According to new research, perceived workload is an independent predictor of fatigue among airline cabin crews — who are responsible for ensuring the safety and comfort of passengers aboard commercial flights.
The study, published in The International Journal of Aerospace Psychology, examined how workload influenced fatigue on ultra-long range flights
“This study forms part of my doctoral research, in which I set out to evaluate Fatigue Risk Management Systems (FRMS) specific to the needs of cabin crew,” said lead author Margo van den Berg, a PhD candidate at Massey University.
“FRMSs are a relatively new approach to managing fatigue risk and airlines are usually required to put a FRMS in place for managing flight crew (i.e. pilots) and cabin crew fatigue on ultra-long range (ULR) flights. These are flights that have a planned flight time longer than 16 hours and thus exceed the maximum limits of traditional flight and duty time regulations.”
“Very long flights can potentially increase the fatigue-related operational risk, especially during the later stages of flight (including the safety-critical landing phase of flight) if they lead to restricted sleep, long periods of wakefulness, and/or high operational demands at sub-optimal times in the circadian body clock cycle,” van den Berg explained.
“In the event of an emergency situation during this time, cabin crew are responsible for managing the cabin and the evacuation of passengers. According to the European Transport Safety Council, 90% of aircraft accidents nowadays are survivable, but fast and efficient evacuation is of vital importance.”
“The main fatigue mitigation strategy on ULR flights is to provide crew with scheduled in-flight rest breaks for sleep in crew rest facilities, but because all cabin crew are required to be awake during meal services, they have less time available for in-flight rest compared to flight crew,” van den Berg said.
“The workload of cabin crew is also quite different in nature compared to that of flight crew. Cabin crews’ work involves a lot more physical tasks and walking and factors such as turbulence, passenger demands, and medical incidents can significantly add to their workload.”
In the study, 55 airline cabin crew wore an actigraph on their wrist and completed a sleep diary during an ultra-long Johannesburg to New York to Johannesburg trip. Before landing, the participants completed a psychomotor performance test and after landing they rated their workload for the entire flight.
“This study showed that workload is an important factor contributing to cabin crew fatigue on ULR flights,” van den Berg told PsyPost.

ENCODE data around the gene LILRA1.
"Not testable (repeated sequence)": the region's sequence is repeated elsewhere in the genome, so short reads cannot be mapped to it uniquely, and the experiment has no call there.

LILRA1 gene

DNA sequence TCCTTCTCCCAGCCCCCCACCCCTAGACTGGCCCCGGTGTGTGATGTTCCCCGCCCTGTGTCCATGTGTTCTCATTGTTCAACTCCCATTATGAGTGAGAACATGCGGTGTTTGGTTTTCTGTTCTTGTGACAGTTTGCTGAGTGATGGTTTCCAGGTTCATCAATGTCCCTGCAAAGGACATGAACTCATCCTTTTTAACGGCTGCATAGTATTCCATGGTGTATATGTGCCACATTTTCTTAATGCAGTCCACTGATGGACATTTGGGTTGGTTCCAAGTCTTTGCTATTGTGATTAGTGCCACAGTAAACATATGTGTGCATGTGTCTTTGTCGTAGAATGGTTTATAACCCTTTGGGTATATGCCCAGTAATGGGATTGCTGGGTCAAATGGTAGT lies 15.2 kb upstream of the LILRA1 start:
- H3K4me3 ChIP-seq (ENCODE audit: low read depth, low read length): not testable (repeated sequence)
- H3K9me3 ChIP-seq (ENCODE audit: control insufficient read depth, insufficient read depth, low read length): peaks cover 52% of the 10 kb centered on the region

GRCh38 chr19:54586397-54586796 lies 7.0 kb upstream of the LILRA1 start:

“On the Johannesburg-New York-Johannesburg ULR trip, when cabin crew rated their workload as higher, they also felt more sleepy and fatigued, and lapsed more often on a psychomotor vigilance task (PVT) at top of descent (the point at which the aircraft transitions from the cruise phase to the safety-critical landing phase of flight).”
“Subjective sleepiness and PVT performance at top of descent were more strongly associated with workload ratings than with how much sleep cabin crew obtained in flight or how long they had been wake,” van den Berg explained.
But the study — like all research — includes some caveats.
“Because this was an observational study, we were not able to establish a cause-and-effect relationship between measures of workload and fatigue. Workload is a multi-dimensional concept resulting from an interaction between task-related aspects (e.g. task difficulty, complexity), person-related aspects (experience, skill level, internal state such as fitness), and temporal aspects (e.g. time pressure, time-on-task),” van den Berg said.
“We therefore chose the NASA Task Load Index, which assesses workload as it is experienced by the individual, thus providing a more valid and practically useful indicator of workload. This subjective measure does however introduce the possibility that fatigue as a supposed effect of workload may in fact become a cause of workload. For example, perceived effort on a task may be greater when someone is feeling more fatigued.”
“Because these findings cannot be generalized to flights that operate with fewer crew, or to shorter flights with less or no opportunity for in-flight rest, we need more studies of this kind to determine to what extent workload influences cabin crew fatigue on these different types of flights,” van den Berg noted.
Of course, several factors besides workload can influence fatigue as well.
“It is important that the effects of workload in flight should not be viewed in isolation, because any flow-on effects of workload can also disturb subsequent sleep, thus contributing to cumulative sleep loss and fatigue across a roster period worked,” van den Berg added.
“Cabin crew often experience fatigue as a consequence of their irregular work schedules, which include early starts, late finishes, night work, frequent time zone changes, and long duty periods, causing sleep loss and circadian rhythm disruption. Considering that their most important role is to ensure cabin and passenger safety during flight, cabin crew fatigue and its associated risks needs to be managed carefully.”
The study, “Perceived Workload Is Associated with Cabin Crew Fatigue on Ultra-Long Range Flights“, was authored by Margo J. van den Berg, T. Leigh Signal, and Philippa H. Gander.